Tag: sketching_outdoors

A damp afternoon

Misty distant woods and field margins. Hares, pheasants and deer tracks.
The sound of running water, the ‘good earth’ aroma of autumn leaves.
As I wait for my washes to dry enough to carry on, it starts to rain.
Fine, soft rain, but enough to force me to abandon this painting.
The four hares in the field remain undisturbed.

damp-afternoon-sm

 

On to Kebbi

A short flight with local airline Air Peace and we touch down (as the only arrival today)
at Sir Ahmadu Bello International Airport, Kebbi in the north-west corner of Nigeria.
Stepping out of the plane, a wall of heat hits me as I notice how smart the new glass and steel terminal building looks, set in a flat landscape of short green bushes and butterscotch and peach coloured sand. Our driver Sanusi is waiting for us with a dark blue pick up truck he is somehow dwarfed by. I realise this is similar to some government vehicles and so draws attention from pedestrians.

We are guests of Jumoke, Toyin’s sister. She is an imposing, handsome woman with
the kind of physical presence which leaves you in no doubt who the boss is. Fluent in all three major Nigerian languages and with fingers in many business pies, she is addressed as ‘Momi’  by all who work for her. It is convention here to use terms such as Auntie or Uncle, Sistah or Brudda etc, depending on the persons’ age in relation to yours, or if you come from the same village. It is unnerving however, to be called Daddy by someone you’ve only just met.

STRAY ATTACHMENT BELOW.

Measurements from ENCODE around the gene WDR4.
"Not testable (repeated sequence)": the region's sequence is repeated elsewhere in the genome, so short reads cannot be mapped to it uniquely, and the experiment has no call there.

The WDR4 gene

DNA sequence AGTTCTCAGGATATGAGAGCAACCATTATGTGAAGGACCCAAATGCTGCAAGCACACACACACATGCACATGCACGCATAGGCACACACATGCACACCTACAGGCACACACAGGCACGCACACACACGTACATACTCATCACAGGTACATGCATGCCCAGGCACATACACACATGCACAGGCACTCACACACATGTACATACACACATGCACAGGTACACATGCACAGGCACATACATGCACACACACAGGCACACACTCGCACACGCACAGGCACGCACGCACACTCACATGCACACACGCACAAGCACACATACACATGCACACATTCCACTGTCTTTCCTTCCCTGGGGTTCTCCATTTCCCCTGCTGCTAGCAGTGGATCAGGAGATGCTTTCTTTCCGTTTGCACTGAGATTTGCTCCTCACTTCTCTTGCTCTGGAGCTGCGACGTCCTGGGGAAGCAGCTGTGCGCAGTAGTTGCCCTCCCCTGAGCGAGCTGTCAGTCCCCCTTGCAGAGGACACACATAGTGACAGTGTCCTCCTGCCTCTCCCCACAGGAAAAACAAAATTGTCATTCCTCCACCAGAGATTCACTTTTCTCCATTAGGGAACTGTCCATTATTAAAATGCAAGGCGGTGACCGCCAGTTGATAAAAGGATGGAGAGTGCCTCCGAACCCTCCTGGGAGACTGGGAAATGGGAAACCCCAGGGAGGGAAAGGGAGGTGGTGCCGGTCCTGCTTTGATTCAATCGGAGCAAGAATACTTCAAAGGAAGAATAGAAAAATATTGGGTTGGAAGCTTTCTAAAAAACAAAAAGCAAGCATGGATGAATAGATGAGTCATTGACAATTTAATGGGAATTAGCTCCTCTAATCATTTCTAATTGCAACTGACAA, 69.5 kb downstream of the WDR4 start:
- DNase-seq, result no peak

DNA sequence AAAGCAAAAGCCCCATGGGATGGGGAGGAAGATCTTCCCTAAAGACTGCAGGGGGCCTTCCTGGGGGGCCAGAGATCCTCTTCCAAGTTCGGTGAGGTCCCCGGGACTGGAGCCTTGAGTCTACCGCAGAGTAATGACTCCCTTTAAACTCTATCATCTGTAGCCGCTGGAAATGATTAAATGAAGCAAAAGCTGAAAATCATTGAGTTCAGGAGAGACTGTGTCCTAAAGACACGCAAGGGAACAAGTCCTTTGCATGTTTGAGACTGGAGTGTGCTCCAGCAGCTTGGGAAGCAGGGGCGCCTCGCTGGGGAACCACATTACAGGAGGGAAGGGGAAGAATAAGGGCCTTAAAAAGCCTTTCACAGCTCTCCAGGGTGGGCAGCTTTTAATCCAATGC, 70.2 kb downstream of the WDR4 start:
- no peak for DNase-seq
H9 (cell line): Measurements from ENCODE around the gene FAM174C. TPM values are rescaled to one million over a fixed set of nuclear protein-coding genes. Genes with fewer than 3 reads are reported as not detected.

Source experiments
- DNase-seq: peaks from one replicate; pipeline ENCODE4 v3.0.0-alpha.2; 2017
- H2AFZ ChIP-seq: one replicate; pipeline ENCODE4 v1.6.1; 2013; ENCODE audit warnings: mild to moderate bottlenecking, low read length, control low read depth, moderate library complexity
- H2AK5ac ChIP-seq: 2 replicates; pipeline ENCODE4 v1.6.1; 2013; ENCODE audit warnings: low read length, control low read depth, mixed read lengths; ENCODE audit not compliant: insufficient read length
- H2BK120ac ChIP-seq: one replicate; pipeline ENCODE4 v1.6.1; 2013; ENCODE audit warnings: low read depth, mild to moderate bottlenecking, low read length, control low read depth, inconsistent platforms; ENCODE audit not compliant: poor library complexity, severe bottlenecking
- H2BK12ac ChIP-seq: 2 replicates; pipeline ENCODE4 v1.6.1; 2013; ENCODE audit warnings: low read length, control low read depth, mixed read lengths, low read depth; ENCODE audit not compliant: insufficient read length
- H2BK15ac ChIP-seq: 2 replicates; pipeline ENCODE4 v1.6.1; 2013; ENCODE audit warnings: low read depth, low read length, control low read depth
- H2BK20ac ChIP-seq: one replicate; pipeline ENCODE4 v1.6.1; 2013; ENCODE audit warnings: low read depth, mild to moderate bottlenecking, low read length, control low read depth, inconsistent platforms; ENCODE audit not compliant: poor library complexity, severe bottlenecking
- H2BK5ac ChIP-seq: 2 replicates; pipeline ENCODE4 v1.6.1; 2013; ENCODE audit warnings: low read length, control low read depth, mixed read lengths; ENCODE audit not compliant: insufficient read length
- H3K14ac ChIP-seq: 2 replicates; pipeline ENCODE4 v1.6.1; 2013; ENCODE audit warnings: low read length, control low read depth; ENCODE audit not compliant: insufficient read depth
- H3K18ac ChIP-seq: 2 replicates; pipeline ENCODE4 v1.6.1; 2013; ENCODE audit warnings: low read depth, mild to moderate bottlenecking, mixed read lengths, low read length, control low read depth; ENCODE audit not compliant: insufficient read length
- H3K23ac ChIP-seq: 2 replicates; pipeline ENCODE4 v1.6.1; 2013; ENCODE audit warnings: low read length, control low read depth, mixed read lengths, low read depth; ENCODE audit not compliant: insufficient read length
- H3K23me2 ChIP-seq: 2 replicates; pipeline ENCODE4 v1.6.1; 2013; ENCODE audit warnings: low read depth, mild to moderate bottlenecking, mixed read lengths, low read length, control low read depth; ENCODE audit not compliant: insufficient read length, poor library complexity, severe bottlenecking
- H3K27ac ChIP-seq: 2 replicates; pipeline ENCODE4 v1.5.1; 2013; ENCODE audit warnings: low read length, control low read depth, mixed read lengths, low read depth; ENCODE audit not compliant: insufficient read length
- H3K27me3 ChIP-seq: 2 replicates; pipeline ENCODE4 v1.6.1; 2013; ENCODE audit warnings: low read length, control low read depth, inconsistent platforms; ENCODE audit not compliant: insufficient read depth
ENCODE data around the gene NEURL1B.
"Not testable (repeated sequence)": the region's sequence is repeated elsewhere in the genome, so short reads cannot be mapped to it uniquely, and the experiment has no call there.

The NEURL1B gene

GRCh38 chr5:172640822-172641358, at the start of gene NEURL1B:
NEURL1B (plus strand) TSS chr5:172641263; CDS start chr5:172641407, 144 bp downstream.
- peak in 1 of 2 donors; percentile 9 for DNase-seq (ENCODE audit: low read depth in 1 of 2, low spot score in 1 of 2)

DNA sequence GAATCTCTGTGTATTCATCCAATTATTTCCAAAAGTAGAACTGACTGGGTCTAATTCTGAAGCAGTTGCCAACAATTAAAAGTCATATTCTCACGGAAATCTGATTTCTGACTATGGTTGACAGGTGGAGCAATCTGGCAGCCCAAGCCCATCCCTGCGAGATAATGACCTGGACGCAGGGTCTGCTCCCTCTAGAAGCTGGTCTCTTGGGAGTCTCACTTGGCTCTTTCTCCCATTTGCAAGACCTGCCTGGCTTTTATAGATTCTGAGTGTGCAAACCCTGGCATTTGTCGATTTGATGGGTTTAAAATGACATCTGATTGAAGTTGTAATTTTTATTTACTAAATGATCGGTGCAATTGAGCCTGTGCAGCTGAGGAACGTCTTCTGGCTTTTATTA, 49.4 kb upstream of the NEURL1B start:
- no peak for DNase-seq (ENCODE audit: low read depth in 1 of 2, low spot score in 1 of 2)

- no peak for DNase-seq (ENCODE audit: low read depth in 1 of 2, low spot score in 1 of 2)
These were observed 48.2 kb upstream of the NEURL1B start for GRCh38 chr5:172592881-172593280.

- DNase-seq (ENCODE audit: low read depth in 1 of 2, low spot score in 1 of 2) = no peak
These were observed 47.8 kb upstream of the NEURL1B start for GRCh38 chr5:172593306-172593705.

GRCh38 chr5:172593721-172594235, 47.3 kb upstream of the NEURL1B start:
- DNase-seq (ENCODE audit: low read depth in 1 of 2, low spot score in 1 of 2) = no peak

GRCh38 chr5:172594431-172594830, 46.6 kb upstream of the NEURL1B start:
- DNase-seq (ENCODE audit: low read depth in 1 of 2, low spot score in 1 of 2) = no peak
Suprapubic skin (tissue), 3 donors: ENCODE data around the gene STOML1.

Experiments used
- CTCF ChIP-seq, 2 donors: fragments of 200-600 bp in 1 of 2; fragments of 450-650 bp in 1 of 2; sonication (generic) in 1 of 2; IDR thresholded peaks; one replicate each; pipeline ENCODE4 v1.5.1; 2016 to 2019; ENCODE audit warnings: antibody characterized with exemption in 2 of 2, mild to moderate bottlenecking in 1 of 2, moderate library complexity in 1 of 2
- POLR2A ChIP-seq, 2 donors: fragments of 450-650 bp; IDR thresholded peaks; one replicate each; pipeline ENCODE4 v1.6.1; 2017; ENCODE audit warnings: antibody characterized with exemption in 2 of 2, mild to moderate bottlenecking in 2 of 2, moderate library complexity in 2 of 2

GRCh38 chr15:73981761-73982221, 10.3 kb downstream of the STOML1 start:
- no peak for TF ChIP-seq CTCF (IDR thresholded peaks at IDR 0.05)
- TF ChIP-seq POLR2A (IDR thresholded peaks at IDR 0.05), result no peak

kebbi-yardAfter freshening up, chicken rice and spinach is served, followed by water melon
and pineapple. Later in the evening, a visitor arrives and there is a discussion about
leases, land and mining. Mining is one of many business pursuits for Jumoke, and the main reason she upped sticks and moved here from Abuja. The man brings out an uncut ruby which we place on a smartphone lamp to see the bright magenta colour shining through. It looks curiously like a fruit gum, or a chunk of turkish delight, but is indeed
the real thing. The sapphire he had looked more like a grey pebble you could pick up on
a beach, and a little imagination was needed to picture these stones in a cut and polished state. Most impressive though, was a polished gold nugget, the size of a Brasil nut,
and I’m certain it weighed the same as the coffee table.

auntie-princessThe same wall of heat hits me after dark as I step outside to make my way to our apartment. By lamplight, I see one or two moths, but dozens of large cockroaches
spread around on the concrete yard, on the walls and on tree trunks. I step back
indoors very carefully to avoid an unfortunate crunch.

In the morning, some distinctly unmusical parrot-like squawking in the Neem trees outside turns out to be a pair of Long-tailed Glossy Starlings. Back in the seventies,
starling-cardI was familiar with these birds from ‘The Handbook of Foreign Birds’, where they were described as not for the novice, and could be quite aggressive towards weaker inmates